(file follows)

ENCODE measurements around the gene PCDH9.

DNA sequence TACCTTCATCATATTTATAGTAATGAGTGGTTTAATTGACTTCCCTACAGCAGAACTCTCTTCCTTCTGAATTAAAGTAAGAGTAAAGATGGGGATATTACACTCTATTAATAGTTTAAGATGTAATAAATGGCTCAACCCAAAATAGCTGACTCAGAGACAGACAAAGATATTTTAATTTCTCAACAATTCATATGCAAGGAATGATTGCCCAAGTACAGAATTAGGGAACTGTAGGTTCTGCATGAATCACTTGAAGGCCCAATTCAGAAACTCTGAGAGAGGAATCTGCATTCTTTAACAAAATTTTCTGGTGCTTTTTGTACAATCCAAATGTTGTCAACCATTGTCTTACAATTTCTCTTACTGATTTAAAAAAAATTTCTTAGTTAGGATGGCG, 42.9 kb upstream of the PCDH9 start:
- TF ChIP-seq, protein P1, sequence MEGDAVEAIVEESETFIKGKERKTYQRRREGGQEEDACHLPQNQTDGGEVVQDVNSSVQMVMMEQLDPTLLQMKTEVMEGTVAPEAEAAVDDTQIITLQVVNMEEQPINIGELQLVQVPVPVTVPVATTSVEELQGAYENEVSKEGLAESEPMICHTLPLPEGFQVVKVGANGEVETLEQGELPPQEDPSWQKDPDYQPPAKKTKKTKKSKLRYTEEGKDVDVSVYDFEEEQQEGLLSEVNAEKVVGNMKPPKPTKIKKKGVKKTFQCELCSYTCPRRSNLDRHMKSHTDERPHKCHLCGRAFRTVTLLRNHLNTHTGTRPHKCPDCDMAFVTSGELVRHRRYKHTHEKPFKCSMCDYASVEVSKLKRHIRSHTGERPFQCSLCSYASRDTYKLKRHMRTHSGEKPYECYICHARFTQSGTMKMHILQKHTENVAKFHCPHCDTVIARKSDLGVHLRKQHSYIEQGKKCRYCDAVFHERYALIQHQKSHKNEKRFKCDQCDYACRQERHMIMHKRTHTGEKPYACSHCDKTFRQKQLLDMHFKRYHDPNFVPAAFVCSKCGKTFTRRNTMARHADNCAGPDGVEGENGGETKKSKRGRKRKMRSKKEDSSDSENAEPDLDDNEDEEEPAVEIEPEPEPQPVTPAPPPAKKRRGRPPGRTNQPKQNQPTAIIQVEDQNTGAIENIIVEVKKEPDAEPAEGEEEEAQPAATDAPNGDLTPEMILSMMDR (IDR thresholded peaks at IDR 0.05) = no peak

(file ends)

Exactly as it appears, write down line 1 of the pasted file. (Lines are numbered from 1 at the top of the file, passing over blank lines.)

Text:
ENCODE measurements around the gene PCDH9.